Dong Zhuo fell for the trap. He bade Diao Chan and his mother goodbye, before hastening on his trip. Along the way, bad omens kept happening. A wheel fell off, forcing him to get off his carriage and ride his horse instead. The horse began neighing wildly. The sky grew dark, as clouds gathered and a fog settled upon the land. The official escorting Dong Zhuo, who was in the plan, manage to assuage his apprehensions by conjuring all kinds of counter-explanations.

Dong Zhuo arriving in style

Eventually, Dong Zhuo reached the palace, where he was escorted in by officials all dressed according to their rank. He noticed something amiss when he saw Wang Yun and the others standing guard, swords in hand. By then, only twenty or so of his followers were allowed in; the rest were barricaded outside by armed guards.

"Here comes the bandit! Warriors, show yourselves!" Wang Yun cried out. A hundred or so men closed upon Dong Zhuo. He called out for his son, Lu Bu, who emerged from the crowd. Instead of rescuing his adoptive father, he drew a sword and lopped Dong Zhuo's head off.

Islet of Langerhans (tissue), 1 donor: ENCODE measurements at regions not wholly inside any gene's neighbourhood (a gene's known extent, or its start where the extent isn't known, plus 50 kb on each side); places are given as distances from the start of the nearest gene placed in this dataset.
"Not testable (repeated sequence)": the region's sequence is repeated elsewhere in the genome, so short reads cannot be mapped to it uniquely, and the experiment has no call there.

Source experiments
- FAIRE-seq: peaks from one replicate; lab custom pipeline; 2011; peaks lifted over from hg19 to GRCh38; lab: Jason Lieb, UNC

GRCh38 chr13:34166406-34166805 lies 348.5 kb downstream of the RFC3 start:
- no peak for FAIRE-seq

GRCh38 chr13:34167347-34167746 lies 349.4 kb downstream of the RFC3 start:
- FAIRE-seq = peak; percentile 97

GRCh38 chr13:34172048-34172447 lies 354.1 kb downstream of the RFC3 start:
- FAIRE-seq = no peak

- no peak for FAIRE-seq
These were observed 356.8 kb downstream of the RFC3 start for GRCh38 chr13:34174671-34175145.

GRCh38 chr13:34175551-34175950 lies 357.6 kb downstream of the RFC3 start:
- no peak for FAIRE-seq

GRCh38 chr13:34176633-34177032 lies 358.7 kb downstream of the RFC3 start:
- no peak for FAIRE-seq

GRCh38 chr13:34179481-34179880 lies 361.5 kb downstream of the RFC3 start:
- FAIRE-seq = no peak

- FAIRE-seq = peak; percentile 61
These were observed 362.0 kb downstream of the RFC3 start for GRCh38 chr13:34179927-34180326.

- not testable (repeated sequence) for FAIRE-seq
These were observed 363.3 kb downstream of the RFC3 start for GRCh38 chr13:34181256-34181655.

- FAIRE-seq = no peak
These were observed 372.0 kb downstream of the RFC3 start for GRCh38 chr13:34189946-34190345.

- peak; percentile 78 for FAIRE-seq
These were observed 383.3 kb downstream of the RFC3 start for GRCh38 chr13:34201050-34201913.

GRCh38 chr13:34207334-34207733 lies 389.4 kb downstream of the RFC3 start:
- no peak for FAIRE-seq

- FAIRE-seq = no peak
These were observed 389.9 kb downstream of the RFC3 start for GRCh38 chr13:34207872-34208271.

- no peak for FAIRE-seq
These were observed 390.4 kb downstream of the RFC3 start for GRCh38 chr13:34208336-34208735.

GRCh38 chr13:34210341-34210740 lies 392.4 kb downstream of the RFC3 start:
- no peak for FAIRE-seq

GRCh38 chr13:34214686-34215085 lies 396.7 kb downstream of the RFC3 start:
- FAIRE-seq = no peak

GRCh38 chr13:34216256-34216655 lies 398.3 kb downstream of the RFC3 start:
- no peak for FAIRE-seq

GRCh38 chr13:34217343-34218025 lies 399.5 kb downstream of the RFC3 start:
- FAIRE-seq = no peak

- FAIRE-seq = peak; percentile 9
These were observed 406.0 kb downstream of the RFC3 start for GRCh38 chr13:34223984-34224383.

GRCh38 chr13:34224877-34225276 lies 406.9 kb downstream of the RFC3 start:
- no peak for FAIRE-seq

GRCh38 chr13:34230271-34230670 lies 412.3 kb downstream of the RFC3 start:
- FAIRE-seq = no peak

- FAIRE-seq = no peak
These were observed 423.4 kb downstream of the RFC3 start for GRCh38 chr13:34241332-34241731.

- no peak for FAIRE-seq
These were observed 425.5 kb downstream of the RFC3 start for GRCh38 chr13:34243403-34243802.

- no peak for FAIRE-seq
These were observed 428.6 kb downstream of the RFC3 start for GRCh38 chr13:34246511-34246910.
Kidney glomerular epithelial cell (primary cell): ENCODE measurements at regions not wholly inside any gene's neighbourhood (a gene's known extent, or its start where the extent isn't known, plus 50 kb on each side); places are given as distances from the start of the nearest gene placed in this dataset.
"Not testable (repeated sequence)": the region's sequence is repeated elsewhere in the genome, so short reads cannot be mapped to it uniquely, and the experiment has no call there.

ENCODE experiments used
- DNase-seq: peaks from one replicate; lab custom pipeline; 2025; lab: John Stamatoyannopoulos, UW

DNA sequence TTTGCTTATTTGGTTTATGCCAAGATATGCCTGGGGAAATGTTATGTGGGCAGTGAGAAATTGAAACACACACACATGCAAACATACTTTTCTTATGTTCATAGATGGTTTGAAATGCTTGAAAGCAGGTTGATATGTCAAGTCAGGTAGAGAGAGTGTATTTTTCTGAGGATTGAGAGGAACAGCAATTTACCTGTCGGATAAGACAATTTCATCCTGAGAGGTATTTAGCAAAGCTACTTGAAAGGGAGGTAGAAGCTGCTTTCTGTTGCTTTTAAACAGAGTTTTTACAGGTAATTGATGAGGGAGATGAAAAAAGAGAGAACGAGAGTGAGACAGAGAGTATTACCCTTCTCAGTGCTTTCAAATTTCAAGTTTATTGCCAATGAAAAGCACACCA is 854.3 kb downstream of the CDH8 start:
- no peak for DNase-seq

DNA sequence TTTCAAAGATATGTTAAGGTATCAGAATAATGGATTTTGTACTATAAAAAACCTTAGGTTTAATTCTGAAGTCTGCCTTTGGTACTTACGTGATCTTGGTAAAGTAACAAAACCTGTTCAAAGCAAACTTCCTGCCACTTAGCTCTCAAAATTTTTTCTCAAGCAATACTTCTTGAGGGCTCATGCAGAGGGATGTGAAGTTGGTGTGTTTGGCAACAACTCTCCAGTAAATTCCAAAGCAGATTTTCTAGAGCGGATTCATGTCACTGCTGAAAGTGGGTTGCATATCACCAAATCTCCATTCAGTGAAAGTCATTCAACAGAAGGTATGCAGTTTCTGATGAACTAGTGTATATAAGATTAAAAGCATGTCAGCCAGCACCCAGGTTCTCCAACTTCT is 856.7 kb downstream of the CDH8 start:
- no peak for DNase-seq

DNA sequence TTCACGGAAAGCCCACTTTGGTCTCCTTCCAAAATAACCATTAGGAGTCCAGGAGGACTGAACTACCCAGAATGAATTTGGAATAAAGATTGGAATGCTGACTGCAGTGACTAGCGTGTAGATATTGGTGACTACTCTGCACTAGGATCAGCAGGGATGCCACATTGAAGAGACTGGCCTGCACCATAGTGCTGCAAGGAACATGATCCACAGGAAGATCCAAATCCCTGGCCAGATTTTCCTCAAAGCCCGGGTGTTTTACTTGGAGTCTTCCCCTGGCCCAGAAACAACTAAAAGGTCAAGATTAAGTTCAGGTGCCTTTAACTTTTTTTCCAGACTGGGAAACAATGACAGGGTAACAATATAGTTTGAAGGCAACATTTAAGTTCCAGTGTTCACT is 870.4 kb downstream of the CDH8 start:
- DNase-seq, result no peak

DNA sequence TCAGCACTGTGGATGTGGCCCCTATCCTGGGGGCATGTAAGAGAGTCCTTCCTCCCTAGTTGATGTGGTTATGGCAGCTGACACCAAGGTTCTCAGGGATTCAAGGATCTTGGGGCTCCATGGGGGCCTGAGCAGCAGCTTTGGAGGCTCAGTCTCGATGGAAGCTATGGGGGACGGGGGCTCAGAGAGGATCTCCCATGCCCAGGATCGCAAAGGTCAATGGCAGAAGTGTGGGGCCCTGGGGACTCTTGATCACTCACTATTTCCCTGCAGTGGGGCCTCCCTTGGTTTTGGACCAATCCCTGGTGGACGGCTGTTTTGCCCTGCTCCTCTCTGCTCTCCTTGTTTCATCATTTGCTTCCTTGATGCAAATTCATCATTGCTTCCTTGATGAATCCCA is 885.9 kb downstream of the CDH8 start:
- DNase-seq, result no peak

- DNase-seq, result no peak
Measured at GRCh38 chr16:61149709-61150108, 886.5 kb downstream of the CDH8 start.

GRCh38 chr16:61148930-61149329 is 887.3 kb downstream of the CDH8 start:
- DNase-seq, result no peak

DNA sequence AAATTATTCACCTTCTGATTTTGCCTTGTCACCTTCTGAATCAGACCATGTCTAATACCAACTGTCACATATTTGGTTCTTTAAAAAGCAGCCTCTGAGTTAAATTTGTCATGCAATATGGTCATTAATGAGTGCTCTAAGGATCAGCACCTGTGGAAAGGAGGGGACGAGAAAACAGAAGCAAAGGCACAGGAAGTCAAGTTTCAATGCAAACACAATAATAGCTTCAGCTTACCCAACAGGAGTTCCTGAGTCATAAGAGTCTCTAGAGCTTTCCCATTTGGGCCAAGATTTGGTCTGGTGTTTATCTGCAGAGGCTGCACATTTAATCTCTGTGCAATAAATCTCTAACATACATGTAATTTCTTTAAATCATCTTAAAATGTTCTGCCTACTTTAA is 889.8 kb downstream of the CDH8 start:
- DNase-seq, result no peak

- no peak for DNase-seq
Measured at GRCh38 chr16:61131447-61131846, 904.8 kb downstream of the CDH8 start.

The story is now over for Dong Zhuo, but what about Diao Chan?

Well, Dong Zhuo's pleasure palace was ransacked, its goods stripped, its enslaved occupants returned to their respective families. Dong Zhuo's entire family, including his old mother, were implicated and sentenced to death. Diao Chan, however, was whisked away by Lu Bu to relative safety.

For the time being.

Both Wang Yun and Lu Bu eventually met with untimely deaths. It was a time of violence and turbulence after all, and peace was not magically restored with the death of Dong Zhuo. Diao Chan's eventual fate is unknown, just like Xi Shi. Without a protector, we can only guess that she was either enslaved by another warlord or killed in the chaos, as it was for many women of the time.

Diao Chan may be fictional, but her courage and cool-headedness even in the face of extreme danger (like when she was found out by Dong Zhuo) is striking. There is a strong sense of self-sacrificial spirit here. She must have known that, it was unlikely Wang Yun take her back even if she succeeded her mission, for Lu Bu would claim her as his own.